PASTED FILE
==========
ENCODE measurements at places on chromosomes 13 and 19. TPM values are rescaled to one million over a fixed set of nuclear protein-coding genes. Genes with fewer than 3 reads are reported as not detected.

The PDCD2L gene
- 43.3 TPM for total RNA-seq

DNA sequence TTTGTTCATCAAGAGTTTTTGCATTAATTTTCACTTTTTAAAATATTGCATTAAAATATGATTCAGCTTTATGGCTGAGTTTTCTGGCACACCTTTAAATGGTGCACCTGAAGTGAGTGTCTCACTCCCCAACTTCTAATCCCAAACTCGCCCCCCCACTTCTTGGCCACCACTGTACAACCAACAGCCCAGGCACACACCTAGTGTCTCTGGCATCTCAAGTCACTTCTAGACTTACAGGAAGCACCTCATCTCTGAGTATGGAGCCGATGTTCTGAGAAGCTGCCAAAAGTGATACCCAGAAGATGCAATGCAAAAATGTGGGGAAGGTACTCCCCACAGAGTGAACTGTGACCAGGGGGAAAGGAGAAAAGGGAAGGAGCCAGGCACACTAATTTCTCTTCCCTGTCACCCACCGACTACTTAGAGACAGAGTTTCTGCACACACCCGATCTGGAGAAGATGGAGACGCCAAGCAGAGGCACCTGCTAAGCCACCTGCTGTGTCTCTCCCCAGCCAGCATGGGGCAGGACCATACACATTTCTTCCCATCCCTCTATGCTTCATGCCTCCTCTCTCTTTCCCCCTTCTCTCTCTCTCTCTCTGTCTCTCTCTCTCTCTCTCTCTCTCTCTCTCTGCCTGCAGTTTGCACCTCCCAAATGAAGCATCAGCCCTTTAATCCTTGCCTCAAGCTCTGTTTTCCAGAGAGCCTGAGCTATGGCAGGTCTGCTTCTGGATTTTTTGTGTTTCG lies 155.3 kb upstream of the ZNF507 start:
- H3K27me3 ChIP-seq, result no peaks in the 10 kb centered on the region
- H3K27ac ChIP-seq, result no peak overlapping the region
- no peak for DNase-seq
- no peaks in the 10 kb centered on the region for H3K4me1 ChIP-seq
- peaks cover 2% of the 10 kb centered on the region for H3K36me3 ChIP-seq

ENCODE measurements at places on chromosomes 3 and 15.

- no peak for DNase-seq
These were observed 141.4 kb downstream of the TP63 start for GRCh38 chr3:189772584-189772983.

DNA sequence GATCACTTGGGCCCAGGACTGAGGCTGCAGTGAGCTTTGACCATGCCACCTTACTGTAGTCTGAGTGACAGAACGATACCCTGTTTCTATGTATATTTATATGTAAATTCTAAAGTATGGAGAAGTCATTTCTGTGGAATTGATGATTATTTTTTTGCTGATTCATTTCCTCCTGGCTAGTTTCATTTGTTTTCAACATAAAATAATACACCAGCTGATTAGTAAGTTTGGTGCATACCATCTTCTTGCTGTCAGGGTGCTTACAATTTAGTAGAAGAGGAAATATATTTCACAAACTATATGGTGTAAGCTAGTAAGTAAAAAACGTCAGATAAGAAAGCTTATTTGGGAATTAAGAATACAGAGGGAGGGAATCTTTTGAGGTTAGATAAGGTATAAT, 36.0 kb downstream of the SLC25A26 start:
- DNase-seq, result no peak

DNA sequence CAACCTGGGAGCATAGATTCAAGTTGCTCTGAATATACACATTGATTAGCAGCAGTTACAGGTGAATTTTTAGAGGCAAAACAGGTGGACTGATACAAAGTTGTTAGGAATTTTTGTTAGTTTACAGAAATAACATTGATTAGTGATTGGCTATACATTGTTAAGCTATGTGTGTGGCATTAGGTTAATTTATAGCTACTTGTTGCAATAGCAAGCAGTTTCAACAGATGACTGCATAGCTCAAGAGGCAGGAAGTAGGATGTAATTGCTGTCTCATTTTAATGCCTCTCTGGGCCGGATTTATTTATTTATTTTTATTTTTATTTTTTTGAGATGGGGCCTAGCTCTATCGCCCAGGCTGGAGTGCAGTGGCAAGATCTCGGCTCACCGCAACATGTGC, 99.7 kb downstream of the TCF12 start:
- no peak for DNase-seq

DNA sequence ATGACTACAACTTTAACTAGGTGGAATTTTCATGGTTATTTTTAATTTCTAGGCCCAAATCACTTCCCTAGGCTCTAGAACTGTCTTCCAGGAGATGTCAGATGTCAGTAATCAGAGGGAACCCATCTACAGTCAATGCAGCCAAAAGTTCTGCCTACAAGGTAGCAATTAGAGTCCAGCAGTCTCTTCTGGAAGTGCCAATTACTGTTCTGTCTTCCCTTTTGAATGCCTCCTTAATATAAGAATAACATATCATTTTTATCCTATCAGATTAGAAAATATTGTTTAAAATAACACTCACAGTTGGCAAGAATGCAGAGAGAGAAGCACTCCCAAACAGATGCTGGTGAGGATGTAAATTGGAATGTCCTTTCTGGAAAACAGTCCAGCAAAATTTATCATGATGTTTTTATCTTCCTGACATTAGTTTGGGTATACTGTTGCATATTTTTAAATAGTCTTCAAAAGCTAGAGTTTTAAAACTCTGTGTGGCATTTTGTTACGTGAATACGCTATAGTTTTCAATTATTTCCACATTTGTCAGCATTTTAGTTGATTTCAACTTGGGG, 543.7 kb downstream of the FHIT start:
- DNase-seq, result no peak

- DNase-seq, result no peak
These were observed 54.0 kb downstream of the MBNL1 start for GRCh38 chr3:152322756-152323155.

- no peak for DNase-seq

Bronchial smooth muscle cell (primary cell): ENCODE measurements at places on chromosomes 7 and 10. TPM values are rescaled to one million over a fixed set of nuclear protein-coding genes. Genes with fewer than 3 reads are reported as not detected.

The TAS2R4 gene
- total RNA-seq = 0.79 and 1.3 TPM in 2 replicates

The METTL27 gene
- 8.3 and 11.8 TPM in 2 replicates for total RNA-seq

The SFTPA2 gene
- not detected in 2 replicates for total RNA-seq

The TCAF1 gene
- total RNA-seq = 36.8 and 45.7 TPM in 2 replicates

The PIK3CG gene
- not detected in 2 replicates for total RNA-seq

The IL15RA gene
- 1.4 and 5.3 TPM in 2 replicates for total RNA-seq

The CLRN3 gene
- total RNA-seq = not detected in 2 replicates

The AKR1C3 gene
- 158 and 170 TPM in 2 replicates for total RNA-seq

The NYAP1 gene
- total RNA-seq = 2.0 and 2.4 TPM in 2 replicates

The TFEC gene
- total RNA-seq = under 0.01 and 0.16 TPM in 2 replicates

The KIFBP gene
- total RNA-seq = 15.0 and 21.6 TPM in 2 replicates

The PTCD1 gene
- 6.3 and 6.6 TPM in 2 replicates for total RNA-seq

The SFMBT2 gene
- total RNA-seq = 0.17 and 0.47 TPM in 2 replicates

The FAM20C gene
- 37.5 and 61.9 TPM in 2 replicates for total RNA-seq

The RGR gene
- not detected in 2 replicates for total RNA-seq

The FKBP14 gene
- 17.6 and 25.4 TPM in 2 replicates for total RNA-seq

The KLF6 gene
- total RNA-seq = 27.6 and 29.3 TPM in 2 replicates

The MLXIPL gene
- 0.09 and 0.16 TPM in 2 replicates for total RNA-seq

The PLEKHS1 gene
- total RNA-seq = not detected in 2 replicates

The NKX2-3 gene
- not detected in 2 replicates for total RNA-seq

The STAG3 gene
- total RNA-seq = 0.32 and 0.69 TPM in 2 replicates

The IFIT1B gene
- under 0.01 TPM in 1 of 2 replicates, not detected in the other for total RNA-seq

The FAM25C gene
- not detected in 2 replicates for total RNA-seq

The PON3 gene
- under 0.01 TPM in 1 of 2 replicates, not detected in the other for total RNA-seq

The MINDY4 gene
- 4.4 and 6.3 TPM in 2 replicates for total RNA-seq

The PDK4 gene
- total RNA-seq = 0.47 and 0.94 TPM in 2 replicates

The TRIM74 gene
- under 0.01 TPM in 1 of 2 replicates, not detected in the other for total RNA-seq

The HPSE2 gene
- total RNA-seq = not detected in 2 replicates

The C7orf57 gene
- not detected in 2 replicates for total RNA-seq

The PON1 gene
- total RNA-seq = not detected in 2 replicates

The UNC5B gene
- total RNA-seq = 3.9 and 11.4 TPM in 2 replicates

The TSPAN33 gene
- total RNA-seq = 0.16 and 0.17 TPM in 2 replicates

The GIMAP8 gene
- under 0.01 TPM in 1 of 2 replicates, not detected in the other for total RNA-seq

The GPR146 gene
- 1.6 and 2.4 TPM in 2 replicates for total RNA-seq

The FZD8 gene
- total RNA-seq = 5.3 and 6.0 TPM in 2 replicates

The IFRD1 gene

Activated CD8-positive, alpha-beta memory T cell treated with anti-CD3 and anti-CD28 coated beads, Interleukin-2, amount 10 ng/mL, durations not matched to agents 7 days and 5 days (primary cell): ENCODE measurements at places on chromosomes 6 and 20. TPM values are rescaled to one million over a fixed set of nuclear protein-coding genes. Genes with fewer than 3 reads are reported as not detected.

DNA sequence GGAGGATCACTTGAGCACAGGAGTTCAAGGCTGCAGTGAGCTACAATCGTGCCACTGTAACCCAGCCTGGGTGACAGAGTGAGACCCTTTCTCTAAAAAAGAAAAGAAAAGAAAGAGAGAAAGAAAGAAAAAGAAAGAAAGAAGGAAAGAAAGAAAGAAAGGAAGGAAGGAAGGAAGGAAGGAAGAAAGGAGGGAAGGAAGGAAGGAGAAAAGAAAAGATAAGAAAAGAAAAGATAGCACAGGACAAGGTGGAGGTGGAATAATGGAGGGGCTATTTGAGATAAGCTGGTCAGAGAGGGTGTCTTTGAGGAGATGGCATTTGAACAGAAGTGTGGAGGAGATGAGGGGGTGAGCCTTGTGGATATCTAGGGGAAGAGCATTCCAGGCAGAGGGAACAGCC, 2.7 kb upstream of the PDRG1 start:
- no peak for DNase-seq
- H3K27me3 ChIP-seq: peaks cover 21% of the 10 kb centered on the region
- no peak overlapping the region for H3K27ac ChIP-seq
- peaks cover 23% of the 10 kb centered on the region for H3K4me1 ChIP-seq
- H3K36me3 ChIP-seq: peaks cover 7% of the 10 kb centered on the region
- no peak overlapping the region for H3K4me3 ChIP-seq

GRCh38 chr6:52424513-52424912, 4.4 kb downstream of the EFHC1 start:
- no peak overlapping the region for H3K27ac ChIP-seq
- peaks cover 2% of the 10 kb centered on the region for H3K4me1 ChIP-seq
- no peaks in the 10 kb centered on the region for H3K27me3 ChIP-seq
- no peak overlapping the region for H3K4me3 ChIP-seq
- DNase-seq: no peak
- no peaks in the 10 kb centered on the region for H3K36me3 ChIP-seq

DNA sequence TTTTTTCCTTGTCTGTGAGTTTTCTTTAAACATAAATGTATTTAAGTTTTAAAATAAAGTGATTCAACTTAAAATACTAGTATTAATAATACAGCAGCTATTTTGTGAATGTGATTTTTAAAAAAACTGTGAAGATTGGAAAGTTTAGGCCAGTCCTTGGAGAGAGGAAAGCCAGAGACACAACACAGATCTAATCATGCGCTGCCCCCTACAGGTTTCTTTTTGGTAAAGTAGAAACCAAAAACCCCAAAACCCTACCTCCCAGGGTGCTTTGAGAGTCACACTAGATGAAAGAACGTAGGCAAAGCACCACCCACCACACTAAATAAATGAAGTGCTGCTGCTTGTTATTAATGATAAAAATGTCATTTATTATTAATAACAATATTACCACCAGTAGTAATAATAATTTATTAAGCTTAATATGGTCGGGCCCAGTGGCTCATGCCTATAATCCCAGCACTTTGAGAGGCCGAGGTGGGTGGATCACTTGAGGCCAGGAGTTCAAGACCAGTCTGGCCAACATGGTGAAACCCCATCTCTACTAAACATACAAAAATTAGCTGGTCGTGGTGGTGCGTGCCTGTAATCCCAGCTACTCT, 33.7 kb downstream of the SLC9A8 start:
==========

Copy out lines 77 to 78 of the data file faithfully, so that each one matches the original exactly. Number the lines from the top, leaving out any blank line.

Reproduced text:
The HPSE2 gene
- total RNA-seq = not detected in 2 replicates